Just because research identifies no direct causal connection between two variables, for example, between the age at which a woman has her first birth and family income, for example, does not mean there is no association at all. For example, if an early first birth is associated with reduced schooling, which is, in turn, associated with lower earnings, and lower income, then an early first birth is indirectly associated with lower family income later on. The total of the direct impacts of age at first birth and its indirect impacts through other variables is called the total effect of age at first birth. The pathways through which a variable such as age at first birth affects variables later in life explain the impage of age at first birth. That is, they explain how it can affect later well-being without there being any direct causal connection.

Measurement of Early Childbearing

Most of the studies referred to in this chapter measure the age at which the young woman or man bore (fathered) a first child in single years of age. This is then associated in a statistical analysis with education, number of children or family income. The coefficients reported, therefore, show what difference there is in years of schooling, for example, between youth who differ by one year of age at first birth. The assumption of the model is that the effect of delaying a birth for one year is the same whether a young man or woman delays from 16 to 17, from age 20 to 21, or from age 26 to 27. This is a strong assumption, and one that may not necessarily be true. As an alternative, then, some of the models looked only at a subsample of teenagers. In this case, using the same age measure, the results indicate the difference that delaying a birth for one year during the teens years makes in the outcome measure. This may be more useful in policy terms, but it then does not compare teenage with older childbearers.

Another way to compare the effects of teen versus older childbearers would be to simply dichotomize at age 19, for example, and compare the socioeconomic status of those with a first birth at or before age 19 and those with a first birth after age 19. The choice of the cutoff point then becomes an issue, since it may greatly affect the results. None of the studies cited here dichotomized the age at first birth variable.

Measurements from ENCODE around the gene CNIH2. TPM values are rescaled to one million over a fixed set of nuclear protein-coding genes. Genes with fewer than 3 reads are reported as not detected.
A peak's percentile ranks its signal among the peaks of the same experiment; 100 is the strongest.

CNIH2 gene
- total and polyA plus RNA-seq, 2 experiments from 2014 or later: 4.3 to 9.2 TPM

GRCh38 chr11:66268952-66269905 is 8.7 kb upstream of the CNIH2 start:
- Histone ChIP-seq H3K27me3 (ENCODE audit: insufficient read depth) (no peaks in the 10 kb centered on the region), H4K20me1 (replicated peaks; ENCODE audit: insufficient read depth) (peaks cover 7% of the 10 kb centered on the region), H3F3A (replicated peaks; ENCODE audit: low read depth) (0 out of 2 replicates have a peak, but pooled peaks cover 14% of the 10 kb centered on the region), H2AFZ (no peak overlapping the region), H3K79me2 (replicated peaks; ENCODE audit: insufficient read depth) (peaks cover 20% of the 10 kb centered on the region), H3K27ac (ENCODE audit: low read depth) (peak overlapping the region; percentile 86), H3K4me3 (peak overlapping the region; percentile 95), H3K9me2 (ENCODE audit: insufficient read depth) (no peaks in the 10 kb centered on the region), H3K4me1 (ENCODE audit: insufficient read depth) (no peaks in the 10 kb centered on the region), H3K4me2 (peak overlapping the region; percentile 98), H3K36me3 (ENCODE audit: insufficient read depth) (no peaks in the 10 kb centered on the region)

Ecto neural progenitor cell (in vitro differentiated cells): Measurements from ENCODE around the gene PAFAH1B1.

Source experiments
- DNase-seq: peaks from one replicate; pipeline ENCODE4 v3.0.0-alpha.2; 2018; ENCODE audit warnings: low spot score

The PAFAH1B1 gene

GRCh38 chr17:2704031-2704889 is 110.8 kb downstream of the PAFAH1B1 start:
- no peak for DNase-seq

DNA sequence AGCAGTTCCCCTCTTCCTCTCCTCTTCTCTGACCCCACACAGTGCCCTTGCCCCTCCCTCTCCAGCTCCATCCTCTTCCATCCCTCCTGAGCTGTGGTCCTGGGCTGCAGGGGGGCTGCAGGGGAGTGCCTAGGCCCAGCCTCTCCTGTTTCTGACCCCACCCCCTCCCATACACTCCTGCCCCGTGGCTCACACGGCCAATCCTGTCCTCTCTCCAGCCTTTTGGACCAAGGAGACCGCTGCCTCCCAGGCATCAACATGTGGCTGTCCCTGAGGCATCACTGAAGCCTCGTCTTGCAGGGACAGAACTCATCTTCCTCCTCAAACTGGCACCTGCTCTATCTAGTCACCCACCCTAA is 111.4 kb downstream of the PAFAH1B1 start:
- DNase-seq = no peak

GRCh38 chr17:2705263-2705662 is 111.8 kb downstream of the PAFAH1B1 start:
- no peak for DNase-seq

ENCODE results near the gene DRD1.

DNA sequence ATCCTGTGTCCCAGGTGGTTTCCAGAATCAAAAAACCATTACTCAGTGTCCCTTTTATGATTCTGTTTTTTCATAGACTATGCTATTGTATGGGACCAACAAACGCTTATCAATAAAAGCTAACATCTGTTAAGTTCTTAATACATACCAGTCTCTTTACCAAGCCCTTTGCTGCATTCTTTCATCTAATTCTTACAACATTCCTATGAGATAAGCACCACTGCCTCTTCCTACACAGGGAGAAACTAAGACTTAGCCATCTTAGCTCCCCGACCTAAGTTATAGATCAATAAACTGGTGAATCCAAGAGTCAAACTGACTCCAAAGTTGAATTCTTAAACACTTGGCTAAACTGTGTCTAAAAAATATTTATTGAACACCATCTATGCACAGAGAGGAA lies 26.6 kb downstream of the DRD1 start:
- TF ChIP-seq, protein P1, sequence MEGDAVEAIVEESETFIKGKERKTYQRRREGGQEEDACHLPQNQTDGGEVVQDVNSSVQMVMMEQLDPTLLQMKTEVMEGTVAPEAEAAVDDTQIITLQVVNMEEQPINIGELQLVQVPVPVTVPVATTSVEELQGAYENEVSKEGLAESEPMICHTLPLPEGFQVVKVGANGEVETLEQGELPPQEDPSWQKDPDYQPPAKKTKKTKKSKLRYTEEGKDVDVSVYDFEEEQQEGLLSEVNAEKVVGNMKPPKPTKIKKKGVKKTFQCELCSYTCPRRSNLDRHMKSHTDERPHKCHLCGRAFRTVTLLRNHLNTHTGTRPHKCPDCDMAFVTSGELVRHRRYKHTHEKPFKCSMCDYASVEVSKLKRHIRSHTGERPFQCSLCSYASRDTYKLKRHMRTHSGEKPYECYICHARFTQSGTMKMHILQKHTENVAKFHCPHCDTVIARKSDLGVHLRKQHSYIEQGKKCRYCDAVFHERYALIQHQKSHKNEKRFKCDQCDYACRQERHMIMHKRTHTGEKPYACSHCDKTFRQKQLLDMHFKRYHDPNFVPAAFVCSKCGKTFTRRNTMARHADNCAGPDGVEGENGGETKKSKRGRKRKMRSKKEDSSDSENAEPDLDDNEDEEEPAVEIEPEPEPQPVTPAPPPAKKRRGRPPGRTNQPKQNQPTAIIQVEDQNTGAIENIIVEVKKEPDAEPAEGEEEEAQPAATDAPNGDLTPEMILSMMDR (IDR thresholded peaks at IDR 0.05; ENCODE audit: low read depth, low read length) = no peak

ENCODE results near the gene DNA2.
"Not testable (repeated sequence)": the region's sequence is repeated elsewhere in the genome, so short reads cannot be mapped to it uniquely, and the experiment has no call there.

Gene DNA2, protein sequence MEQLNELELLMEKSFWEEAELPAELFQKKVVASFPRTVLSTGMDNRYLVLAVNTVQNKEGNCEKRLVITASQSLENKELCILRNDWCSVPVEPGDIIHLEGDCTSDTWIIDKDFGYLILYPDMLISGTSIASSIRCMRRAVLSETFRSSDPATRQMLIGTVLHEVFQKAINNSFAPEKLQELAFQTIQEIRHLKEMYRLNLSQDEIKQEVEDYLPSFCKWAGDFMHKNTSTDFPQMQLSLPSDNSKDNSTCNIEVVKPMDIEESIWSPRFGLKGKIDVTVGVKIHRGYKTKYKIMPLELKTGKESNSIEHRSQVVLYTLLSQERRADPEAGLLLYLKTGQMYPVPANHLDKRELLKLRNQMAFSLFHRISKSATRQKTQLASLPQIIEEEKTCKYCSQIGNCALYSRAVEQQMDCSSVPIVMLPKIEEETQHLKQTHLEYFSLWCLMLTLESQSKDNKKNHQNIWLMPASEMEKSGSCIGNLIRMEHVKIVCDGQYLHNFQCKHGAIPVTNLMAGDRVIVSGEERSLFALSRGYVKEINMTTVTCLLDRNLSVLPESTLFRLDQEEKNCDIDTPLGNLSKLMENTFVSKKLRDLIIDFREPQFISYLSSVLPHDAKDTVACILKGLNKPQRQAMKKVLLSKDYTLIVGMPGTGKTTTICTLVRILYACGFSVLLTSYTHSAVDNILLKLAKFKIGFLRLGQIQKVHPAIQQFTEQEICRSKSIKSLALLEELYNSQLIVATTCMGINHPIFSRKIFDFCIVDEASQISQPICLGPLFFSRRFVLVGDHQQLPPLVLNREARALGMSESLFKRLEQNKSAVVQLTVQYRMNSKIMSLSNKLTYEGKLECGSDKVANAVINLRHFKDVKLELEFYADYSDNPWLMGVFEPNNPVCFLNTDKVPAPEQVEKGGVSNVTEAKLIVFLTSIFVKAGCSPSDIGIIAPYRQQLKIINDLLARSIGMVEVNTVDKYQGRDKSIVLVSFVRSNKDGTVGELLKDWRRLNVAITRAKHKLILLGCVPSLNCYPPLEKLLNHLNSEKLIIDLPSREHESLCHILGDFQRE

Given the fact that the models included here are linear models, in addition, the types of relationships between age at first birth and socioeconomic outcomes are severely constrained. The reader therefore is cautioned that the research reported here, while of very high quality, is limited in its sensitivity to complex relationships.


The first question is how, once they have reached their late twenties and early thirties, do women and men who had their first child before twenty and those who had it after age twenty compare on economic well-being? Which events and domains account for most of the relationship we find? Second, among early childbearers not all are doing poorly. What determines differential adaptation? Some potential explanatory factors include a) individual differences in background, aspirations, motivation and ability, b) resources: family socioeconomic status, informal support networks; c) formal programs of social intervention, and d) career contingencies: other events occurring around the time of the birth in other career lines—e.g., marriage, employment, schooling. Most of this research focuses on young women; relevant data for young men are presented where available.


The most general sequence of schooling, marriage and childbearing is that of completion of schooling, marriage, and then childbearing. In this section we will focus particularly on the timing/sequencing pattern in which childbearing precedes school completion. Because of the time and energy that raising children require, which interferes with the time and energy required to study and attend classes, women who bear a child during the school years often leave before they can complete their schooling. This is especially the case for those who bear a child during the high school years. Results from a number of studies show that young women who bear a child as teenagers are substantially less likely to complete high school than those who bear a child later on. All the studies reviewed show that early childbearers exhibit a substantial educational deficit relative to later childbearers.